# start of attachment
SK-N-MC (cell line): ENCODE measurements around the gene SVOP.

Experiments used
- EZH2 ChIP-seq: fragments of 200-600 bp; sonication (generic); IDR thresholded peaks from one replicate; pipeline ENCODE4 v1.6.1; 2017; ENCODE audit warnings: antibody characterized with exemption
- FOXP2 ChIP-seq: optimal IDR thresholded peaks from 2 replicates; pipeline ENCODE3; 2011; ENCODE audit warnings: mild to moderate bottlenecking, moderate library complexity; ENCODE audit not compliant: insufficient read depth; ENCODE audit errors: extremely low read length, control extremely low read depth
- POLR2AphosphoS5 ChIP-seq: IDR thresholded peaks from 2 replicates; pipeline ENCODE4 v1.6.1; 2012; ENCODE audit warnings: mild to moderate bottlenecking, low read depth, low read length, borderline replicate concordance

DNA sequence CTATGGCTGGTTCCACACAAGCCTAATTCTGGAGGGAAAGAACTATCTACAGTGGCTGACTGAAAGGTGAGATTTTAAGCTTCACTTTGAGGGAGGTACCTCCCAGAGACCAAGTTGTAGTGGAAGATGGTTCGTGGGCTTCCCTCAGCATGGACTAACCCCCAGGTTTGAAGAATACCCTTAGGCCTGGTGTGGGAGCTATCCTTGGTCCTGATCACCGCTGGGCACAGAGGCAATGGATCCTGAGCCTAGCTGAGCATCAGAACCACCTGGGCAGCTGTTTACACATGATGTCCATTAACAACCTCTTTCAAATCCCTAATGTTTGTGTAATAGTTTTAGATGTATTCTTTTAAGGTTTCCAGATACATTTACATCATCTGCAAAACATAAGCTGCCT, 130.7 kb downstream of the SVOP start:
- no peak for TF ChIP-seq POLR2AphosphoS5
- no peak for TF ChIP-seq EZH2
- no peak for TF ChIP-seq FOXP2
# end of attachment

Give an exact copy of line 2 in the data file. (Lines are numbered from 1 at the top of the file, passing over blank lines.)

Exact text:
Experiments used